Explore the progress of civil rights in America in the 20th Century by learning about some famous Virginians. Maggie Lena Walker was the first woman to be president of a chartered bank in America. Harry F. Byrd Sr. opposed the post-World War II push for desegregation by crafting the South’s “Massive Resistance” strategy. When that failed, people of color such as Arthur Ashe benefited! This funny, colorful graphic novel will excite reluctant readers, prepare students for standardized tests in history and help homeschooling parents!
Comic sample page #1: How can you get free money?
Comic sample page #2: Who won the first U.S. Open?
Topics covered in this comic book
Teacher’s Guide for this comic
Chapter 1: Virginian Inventions
After the American Revolution, Virginia’s agricultural base begins to change. Tobacco farming is hard on the soil, causing many to look for new ways to grow crops or for new jobs to do. Thomas Jefferson and Cyrus McCormick invent better farming tools. Lewis Temple helps others farm the seas. Other Virginians turn their creative problem-solving skills to other areas . . .
Virginians’ Inventions includes the following topics:
What did Thomas Jefferson invent?
What did Cyrus McCormick invent?
Who made a better whale harpoon?
What did Matthew Maury create?
Who discovered yellow fever’s cause?
Chapter 2: Maggie Lena Walker
African-Americans have trouble using their rights in the time between the Civil War and World War II. “Jim Crow” laws make it hard for them to vote or mix with white people in public. Despite this, Richmond’s Maggie Lena Walker finds a way to help African-Americans make economic choices for themselves…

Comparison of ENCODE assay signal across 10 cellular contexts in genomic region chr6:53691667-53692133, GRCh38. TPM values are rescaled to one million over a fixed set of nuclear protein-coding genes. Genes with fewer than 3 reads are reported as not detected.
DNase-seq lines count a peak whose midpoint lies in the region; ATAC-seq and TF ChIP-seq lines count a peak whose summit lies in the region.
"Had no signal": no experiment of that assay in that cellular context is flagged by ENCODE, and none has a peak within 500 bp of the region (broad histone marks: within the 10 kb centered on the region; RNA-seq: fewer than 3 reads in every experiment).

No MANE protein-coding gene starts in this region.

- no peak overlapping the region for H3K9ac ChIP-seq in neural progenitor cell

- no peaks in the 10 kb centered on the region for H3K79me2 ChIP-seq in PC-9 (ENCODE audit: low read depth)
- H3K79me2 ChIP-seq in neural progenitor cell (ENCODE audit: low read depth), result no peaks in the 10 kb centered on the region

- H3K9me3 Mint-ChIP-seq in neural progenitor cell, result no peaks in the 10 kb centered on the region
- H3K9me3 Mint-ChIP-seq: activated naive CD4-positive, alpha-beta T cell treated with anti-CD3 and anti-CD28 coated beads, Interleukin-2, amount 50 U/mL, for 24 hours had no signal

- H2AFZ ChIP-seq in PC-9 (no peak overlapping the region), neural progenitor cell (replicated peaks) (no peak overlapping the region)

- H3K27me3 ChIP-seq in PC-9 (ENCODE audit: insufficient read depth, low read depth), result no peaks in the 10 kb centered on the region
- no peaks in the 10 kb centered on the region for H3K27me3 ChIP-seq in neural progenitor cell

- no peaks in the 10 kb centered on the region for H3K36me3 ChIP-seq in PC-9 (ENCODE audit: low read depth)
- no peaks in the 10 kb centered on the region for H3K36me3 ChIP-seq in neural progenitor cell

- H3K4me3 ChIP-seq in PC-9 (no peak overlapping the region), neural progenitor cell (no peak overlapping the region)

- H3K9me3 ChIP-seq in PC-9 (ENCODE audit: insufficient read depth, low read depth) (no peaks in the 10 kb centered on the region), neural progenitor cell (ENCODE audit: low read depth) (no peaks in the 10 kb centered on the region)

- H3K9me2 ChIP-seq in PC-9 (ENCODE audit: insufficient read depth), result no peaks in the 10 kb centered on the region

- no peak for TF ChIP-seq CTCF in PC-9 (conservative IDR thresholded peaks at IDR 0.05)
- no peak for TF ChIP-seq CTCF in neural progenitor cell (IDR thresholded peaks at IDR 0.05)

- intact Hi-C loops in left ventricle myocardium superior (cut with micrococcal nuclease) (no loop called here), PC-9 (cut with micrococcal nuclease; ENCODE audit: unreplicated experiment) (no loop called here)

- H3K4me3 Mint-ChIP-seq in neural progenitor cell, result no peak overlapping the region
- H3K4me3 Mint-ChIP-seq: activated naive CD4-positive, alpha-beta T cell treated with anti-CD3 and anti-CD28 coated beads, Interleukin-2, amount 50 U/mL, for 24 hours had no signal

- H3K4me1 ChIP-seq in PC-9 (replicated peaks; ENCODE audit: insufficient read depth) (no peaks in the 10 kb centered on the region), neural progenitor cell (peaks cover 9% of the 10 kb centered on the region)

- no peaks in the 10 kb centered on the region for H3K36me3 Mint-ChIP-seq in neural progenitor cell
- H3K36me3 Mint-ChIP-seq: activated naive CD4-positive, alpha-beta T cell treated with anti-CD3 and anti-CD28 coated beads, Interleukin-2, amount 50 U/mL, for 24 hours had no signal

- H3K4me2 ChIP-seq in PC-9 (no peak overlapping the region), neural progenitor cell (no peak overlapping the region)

Maggie Lena Walker includes the following topics:
Where did Maggie Walker live?
What does a producer do?
What could a penny buy in 1902?
How can you get free money?
Is Maggie Walker’s bank still going?
Chapter 3: Harry F. Byrd Sr.
Harry F. Byrd, Sr., an apple grower from the western part of Virginia, becomes governor and follows a “Pay As You Go” policy for road improvements in the 1920s. He modernizes Virginia’s government offices. But he massively resists change when he becomes a United States senator for Virginia and the U.S. Supreme Court says all public schools should be desegregated . . .
Harry F. Byrd Sr. includes the following topics:
Who ran “The Organization?”
Who said separate was unequal?
Who created Massive Resistance?
Did Massive Resistance work?
How fast did Virginia integrate?
Chapter 4: Arthur Ashe
Arthur Ashe is a young Richmond man with the natural skills to take advantage of the civil rights progress of the 1950s. He becomes the first African-American winner of a major men’s singles tennis championship. Ashe is also an author and eloquent speaker for social change. He coaches America’s Davis Cup team against other nations in the 1980s but then gets AIDS and faces the toughest contest of his life . . .
Arthur Ashe includes the following topics:
Where did Arthur Ashe grow up?
How did Arthur Ashe play better?
Who won the first U.S. Open?
When did Ashe win Wimbledon?
Why did Arthur Ashe stop playing?